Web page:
Sounds familiar? Yes, it does. Such level of praise for the Chinese PLAN has already been going on since the last decade. As an example, Chinese PLAN’s Type 055 destroyers are being praised as state of the art warships, more capable than its American counterparts Arleigh Burke-class destroyers and far much better than the old Ticonderoga-class cruisers. But first take a look at what happened to Dingyuan and Zhenyuan cruisers and then ask yourself if history is not repeating itself.
Despite enjoying such fame, the Beiyang Fleet eventually succumbed to the Japanese Navy in the First Sino-Japanese War (1894-1895). In that conflict, the Beiyang Fleet, lead by the Dingyuan and Zhenyuan, fought several naval battles against the Japanese Navy, both in the Yellow Sea and at the mouth of the Yalu River on the border between China and Korea. But in all of them, the Chinese fleet was overtaken by the better training (not weaponry) and the more effective use of naval tactics of the enemy.
Most of its ships were sunk or severely damaged in different battles of the war. The fate of the armored ironclad cruisers Dingyuan and Zhenyuan, flagships and pride of the fleet, was as disparate as it was cruel; the former, hit by a torpedo at the Battle of Weihaiwei, was sunk by her own crew to avoid being repaired and reused by the Japanese, while the Zhenyuan, badly hit but still afloat, was unable to evade the fate that the Dingyuan was spared of by being sunk.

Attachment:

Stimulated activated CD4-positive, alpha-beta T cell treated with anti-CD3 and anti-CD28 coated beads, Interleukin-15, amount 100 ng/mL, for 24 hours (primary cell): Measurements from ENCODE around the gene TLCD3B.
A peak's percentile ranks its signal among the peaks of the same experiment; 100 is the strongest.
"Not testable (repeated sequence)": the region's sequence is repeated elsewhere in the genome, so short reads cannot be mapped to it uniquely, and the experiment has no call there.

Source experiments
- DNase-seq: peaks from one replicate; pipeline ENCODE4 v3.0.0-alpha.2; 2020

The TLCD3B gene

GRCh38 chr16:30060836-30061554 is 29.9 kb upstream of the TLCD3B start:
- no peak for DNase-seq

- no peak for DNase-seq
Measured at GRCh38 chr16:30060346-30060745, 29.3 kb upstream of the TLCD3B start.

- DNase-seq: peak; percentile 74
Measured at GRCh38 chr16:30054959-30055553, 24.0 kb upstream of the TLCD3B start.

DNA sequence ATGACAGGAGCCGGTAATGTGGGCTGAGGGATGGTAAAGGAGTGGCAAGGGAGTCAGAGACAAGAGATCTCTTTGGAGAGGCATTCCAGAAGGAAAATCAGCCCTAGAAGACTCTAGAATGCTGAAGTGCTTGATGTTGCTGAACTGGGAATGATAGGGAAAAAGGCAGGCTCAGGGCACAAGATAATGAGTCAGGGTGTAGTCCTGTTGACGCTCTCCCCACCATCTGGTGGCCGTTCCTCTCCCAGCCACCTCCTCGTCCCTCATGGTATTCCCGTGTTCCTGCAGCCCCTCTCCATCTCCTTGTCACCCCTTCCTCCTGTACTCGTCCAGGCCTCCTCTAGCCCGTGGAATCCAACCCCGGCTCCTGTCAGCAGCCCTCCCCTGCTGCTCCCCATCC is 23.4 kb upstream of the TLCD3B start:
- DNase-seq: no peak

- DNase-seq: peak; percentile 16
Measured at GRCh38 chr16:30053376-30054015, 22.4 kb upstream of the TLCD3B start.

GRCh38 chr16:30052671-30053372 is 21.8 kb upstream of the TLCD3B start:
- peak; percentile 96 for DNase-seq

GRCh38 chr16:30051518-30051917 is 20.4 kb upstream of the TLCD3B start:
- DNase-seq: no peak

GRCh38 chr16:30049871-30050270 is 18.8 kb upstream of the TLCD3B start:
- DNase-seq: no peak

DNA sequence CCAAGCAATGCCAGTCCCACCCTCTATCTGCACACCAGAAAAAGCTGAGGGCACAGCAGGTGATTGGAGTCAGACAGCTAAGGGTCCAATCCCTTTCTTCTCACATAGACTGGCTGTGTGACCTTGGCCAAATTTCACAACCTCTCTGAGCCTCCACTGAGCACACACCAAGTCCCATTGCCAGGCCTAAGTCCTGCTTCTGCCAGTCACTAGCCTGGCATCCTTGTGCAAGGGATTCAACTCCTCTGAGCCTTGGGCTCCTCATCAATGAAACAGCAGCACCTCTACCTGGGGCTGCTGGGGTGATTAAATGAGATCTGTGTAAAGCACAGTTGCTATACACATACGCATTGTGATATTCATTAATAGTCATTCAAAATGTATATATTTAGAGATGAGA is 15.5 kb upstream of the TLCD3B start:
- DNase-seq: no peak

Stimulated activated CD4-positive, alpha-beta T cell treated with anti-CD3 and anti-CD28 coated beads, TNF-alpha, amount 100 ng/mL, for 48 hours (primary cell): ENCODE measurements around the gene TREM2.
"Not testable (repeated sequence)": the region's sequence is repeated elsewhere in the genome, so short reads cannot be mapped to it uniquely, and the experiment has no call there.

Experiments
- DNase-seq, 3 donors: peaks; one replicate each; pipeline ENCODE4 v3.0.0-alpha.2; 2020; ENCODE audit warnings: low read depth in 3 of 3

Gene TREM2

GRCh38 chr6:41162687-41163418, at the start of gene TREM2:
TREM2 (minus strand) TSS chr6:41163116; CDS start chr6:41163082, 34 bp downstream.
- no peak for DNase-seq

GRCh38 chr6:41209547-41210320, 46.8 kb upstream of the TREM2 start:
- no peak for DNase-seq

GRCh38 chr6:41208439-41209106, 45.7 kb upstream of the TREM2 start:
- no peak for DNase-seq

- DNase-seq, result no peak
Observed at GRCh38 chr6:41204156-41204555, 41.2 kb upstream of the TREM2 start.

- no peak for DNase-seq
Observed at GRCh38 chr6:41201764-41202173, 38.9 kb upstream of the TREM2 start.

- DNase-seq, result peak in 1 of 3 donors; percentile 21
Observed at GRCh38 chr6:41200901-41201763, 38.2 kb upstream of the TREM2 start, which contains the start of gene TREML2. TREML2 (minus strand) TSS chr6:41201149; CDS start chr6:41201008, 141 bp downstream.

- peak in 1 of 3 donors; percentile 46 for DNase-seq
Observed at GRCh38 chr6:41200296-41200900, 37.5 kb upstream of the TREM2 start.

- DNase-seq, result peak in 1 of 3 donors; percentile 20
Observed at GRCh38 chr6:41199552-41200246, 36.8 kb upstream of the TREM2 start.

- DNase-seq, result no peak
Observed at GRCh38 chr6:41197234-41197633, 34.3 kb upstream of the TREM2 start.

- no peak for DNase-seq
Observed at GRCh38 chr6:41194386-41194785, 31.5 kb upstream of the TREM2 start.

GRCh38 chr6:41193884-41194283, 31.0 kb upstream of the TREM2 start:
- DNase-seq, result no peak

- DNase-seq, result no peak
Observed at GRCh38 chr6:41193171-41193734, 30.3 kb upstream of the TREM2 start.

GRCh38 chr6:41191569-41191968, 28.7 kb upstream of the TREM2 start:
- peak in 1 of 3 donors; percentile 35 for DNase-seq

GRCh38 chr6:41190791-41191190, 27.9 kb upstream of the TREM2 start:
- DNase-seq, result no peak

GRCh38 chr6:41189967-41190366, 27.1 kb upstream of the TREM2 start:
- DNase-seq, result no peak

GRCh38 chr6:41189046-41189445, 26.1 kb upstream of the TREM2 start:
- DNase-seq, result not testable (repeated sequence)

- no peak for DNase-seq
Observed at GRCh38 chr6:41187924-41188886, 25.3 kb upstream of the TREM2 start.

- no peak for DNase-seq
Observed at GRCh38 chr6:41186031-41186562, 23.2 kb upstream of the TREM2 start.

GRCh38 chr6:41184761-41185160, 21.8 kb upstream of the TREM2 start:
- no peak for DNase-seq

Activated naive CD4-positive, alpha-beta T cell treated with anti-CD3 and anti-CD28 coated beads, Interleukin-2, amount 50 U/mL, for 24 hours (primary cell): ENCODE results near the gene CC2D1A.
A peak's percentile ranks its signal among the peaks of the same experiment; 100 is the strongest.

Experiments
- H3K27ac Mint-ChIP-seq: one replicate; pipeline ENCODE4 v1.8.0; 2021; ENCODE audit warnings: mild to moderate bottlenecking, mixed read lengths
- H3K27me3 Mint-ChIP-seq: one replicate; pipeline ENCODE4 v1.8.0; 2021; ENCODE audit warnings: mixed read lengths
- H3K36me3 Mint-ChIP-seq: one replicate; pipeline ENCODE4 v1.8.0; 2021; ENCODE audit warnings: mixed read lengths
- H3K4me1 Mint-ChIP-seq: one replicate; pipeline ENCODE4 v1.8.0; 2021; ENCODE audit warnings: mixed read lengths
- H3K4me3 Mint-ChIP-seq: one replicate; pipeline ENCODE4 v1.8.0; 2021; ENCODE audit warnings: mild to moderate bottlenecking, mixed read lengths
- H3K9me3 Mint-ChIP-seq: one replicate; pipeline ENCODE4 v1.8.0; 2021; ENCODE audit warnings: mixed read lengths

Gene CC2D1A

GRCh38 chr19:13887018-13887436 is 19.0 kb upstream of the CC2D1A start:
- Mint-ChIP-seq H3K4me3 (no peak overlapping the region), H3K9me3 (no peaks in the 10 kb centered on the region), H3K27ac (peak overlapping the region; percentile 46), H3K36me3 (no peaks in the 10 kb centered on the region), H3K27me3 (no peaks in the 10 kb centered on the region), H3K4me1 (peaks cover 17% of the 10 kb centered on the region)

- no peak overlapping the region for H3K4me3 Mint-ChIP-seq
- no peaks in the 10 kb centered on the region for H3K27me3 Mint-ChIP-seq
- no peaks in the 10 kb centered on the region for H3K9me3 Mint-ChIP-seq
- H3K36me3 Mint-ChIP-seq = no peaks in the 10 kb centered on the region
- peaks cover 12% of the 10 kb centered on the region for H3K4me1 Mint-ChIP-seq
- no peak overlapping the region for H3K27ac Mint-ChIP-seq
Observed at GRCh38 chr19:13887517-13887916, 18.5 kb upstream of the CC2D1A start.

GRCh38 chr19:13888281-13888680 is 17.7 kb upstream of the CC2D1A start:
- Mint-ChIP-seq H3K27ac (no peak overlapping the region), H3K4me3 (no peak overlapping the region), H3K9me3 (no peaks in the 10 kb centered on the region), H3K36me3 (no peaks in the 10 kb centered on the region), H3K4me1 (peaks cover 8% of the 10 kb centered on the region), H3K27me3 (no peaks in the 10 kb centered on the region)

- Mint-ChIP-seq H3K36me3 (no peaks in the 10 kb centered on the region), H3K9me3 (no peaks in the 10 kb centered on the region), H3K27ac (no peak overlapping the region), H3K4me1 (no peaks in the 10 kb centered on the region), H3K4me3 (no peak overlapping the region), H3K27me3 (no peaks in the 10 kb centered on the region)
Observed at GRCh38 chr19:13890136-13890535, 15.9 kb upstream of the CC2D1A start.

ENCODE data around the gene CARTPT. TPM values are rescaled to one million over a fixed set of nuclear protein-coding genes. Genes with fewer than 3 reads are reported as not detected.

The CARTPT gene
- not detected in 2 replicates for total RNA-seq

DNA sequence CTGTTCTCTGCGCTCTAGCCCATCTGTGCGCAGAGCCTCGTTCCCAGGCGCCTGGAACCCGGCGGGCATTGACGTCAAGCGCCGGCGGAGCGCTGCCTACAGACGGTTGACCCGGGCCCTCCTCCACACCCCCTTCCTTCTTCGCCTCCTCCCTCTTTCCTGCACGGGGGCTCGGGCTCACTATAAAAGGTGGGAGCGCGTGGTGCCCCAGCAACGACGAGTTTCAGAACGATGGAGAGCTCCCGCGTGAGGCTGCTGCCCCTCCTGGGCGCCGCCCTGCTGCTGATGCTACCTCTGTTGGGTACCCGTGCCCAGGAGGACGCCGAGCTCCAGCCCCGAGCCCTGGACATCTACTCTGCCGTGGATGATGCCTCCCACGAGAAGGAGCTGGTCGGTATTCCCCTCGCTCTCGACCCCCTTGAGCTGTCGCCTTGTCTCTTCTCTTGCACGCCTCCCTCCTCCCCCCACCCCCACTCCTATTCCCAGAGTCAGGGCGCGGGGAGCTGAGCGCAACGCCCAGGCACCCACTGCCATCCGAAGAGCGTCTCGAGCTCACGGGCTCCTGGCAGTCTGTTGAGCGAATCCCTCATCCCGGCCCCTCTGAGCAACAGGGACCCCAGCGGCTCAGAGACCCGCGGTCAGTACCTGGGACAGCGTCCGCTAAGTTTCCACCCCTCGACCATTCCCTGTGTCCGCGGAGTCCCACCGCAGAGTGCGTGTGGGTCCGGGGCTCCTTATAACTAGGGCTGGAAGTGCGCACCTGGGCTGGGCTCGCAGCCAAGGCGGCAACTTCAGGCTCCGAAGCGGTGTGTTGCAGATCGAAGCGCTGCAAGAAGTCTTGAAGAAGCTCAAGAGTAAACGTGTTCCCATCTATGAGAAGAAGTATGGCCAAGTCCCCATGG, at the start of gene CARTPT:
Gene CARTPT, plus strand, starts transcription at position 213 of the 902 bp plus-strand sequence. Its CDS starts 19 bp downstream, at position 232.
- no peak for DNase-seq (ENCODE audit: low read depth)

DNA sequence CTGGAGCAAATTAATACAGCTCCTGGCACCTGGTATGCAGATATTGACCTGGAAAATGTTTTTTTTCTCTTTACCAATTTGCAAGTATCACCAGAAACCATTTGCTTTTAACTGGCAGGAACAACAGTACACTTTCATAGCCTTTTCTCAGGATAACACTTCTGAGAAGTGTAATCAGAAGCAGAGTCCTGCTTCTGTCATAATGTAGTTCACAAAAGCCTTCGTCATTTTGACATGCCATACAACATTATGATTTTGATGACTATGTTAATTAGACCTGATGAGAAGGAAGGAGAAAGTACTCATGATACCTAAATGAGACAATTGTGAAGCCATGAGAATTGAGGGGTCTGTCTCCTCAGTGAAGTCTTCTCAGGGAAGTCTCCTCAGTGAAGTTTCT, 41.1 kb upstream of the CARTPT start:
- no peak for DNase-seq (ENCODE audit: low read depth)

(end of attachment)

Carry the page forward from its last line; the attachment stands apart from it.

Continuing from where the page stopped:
Rebuilt by Japan between 1896-1897 and renamed Chin’en, the Zhenyuan was the only battleship in service in the Imperial Japanese Navy until the emblematic battleship Fuji entered into service in late 1897. To add insult to injury, in 1900 she served as an escort ship for Japanese troop carriers during the Boxer Rebellion that ended in the burning of the Summer Palace and the occupation of the Forbiden City by foreign troops in Peking.
Considered obsolete at the start of the Russo-Japanese War in 1904, the Chin’en was reclassified as a second-class battleship and served as escort ship, as well as taking part in the naval blockade of Port Arthur. On August 10, 1904, she was severely damaged by two hits from the Russian fleet. Finally, the ship was sold for scrap on April 6, 1912, and scrapped at Yokohama in 1914.
We want to believe that the Chinese, such fond of history as they are, have not forgotten that painful defeat and today they won’t be satisfied with just believing and pretending that their Navy is invincible and almighty, in the same way that, we want also believe, they have not overlooked the initiates message sent by Washington via the two Ticonderoga cruisers on FONOP mission through the Strait of Taiwan. Meanwhile, the Republic of China, aka Taiwan (or vice versa, as you prefer), continues to exist as a free and democratic country and we wish it will continue to do so for many more years.
Find the original Spanish-language article here.